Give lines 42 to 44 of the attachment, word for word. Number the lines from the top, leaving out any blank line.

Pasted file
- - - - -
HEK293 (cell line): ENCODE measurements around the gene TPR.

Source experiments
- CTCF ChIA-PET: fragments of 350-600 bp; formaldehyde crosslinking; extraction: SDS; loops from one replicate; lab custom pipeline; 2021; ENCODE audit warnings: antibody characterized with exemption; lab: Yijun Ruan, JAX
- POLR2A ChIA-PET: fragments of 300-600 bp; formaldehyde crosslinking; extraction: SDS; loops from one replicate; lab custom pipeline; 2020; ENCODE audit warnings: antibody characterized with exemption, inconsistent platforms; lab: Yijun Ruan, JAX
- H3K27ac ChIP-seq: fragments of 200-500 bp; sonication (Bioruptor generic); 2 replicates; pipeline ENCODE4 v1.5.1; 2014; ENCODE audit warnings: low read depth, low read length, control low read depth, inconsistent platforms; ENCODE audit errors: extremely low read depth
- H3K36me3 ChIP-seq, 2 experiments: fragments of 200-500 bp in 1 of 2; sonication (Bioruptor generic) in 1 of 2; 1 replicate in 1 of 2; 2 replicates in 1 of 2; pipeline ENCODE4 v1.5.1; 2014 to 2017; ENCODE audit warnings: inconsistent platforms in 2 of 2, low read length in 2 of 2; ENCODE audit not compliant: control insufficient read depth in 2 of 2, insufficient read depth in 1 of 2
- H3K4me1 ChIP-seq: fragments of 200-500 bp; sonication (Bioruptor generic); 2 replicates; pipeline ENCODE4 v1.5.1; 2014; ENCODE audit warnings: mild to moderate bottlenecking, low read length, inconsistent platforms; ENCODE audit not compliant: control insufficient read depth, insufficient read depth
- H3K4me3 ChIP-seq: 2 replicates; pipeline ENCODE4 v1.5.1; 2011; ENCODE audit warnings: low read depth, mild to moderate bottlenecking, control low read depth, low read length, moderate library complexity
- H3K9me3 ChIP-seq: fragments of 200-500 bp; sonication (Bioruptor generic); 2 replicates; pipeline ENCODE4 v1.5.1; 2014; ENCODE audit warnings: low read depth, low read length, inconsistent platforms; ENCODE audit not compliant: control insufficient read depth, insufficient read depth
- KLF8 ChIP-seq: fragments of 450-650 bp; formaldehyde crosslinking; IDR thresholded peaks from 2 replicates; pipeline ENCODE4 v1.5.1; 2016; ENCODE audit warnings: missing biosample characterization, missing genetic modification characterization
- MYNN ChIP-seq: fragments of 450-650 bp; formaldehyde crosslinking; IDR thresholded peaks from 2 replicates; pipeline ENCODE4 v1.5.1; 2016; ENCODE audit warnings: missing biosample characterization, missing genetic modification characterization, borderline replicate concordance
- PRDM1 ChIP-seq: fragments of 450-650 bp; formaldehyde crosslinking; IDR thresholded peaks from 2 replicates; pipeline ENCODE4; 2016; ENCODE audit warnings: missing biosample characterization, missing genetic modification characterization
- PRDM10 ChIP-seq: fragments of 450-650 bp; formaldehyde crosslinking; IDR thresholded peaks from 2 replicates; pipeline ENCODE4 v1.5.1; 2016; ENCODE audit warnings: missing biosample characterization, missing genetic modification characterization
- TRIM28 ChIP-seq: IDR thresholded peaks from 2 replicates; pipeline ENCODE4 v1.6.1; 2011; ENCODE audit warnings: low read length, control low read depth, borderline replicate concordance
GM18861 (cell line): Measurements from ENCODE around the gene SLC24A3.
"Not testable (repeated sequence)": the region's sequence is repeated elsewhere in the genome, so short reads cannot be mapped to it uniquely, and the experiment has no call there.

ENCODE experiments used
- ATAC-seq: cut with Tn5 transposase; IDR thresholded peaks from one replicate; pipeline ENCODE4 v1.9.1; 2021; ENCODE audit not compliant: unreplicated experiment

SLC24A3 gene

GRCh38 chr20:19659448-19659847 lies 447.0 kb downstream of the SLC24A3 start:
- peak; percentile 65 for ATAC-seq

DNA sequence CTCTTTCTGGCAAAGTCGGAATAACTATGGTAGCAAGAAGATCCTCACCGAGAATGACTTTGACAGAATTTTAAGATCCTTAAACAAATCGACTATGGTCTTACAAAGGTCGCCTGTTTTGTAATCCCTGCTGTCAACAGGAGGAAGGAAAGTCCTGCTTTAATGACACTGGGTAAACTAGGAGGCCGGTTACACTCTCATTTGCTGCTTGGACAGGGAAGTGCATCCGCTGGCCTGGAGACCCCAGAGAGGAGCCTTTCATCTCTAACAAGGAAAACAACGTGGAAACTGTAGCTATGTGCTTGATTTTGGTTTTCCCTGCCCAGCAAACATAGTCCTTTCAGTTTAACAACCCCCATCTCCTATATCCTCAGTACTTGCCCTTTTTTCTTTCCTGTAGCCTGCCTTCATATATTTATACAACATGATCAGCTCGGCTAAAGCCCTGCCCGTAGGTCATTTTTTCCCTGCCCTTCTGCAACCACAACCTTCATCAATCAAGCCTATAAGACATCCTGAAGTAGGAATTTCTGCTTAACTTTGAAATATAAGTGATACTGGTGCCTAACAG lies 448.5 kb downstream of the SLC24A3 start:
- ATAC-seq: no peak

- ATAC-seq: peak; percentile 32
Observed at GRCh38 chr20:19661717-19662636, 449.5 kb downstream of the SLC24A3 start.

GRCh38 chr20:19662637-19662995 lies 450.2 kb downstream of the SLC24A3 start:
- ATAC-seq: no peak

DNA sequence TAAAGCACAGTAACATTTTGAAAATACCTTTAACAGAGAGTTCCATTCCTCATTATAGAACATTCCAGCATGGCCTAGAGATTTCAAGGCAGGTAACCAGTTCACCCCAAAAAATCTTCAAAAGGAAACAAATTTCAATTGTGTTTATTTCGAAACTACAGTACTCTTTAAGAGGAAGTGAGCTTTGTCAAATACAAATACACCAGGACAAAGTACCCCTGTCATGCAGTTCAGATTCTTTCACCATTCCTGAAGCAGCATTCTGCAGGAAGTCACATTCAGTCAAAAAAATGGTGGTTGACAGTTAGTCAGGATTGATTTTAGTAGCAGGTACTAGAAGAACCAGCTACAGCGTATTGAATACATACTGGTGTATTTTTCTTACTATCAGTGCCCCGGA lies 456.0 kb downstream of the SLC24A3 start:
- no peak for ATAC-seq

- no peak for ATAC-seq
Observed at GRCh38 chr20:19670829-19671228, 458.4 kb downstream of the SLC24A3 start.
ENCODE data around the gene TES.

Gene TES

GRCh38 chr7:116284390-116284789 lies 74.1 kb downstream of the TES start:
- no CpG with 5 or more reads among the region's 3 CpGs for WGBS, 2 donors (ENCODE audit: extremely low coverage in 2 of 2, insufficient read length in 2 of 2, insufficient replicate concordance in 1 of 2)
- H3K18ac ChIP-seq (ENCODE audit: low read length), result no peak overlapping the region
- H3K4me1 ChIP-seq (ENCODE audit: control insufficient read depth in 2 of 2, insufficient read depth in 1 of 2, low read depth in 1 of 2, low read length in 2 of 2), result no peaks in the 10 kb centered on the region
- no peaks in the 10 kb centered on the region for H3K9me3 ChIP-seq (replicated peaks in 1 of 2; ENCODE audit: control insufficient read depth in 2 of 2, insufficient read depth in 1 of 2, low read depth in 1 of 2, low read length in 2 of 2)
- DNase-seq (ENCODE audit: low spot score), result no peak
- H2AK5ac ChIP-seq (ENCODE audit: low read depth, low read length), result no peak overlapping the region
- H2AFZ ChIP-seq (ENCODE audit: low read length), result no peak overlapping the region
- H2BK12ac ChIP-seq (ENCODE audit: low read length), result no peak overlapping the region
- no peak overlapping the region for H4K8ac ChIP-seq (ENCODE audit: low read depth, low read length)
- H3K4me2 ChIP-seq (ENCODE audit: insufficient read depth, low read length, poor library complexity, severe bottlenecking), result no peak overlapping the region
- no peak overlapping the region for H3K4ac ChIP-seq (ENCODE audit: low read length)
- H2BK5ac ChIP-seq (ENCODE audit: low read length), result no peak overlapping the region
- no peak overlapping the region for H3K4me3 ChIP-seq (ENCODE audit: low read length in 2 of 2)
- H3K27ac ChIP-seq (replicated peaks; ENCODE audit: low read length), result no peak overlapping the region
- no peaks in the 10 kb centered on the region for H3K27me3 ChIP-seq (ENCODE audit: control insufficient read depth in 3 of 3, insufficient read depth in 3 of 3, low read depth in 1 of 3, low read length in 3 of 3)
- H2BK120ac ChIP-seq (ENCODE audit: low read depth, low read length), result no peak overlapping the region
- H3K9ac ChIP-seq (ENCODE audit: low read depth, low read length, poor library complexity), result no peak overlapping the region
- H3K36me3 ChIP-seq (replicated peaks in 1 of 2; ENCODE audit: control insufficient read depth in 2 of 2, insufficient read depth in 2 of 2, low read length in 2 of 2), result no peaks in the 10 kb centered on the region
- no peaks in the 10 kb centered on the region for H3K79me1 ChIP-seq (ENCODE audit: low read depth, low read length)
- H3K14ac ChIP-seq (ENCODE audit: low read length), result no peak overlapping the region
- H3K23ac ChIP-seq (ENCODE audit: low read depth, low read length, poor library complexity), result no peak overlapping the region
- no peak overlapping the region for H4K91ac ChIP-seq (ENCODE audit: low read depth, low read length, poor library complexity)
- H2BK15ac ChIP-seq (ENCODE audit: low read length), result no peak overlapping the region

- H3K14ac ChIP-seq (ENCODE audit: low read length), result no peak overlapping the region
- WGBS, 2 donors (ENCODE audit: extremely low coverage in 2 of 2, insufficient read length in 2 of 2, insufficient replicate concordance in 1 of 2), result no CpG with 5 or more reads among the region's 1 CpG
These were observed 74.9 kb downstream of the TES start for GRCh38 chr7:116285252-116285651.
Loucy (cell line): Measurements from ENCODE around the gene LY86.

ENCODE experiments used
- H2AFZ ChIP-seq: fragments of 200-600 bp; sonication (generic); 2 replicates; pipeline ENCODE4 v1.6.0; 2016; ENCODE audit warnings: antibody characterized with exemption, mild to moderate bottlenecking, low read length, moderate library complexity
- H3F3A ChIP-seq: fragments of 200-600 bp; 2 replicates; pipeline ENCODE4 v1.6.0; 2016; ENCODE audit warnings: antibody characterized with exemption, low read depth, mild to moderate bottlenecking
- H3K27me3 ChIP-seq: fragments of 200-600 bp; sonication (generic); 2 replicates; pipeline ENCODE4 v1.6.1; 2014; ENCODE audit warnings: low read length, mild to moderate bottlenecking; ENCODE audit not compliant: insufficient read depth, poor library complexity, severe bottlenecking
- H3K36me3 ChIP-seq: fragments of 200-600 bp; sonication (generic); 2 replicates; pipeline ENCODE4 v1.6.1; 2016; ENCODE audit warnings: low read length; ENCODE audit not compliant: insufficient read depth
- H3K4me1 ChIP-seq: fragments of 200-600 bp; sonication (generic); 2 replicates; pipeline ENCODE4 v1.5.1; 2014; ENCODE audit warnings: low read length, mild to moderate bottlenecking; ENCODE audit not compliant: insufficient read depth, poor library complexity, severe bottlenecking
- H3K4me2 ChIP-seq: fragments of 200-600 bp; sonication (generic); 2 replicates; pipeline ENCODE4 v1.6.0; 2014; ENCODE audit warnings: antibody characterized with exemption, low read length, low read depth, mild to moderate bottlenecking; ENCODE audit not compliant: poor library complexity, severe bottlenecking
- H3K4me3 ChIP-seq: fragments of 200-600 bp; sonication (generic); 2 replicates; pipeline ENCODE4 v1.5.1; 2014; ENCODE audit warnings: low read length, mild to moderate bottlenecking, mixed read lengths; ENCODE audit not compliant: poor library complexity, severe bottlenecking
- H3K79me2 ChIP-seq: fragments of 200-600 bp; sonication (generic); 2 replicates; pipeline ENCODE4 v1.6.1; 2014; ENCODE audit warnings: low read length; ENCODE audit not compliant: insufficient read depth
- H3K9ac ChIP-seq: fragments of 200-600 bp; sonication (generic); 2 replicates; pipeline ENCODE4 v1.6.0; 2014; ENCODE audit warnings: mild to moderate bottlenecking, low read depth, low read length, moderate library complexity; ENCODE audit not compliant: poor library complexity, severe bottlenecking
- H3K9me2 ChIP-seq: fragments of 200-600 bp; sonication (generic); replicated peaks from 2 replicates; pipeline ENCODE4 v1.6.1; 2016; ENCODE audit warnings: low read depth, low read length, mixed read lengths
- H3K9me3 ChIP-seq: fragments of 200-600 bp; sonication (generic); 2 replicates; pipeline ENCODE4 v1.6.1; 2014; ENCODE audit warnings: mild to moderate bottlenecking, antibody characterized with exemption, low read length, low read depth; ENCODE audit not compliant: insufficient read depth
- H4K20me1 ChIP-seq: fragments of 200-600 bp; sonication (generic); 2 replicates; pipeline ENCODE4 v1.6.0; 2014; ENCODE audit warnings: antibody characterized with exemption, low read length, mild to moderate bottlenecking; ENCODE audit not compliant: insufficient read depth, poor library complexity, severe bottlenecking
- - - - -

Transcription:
- H2BK12ac ChIP-seq (ENCODE audit: low read length), result no peak overlapping the region
- no peak overlapping the region for H4K8ac ChIP-seq (ENCODE audit: low read depth, low read length)
- H3K4me2 ChIP-seq (ENCODE audit: insufficient read depth, low read length, poor library complexity, severe bottlenecking), result no peak overlapping the region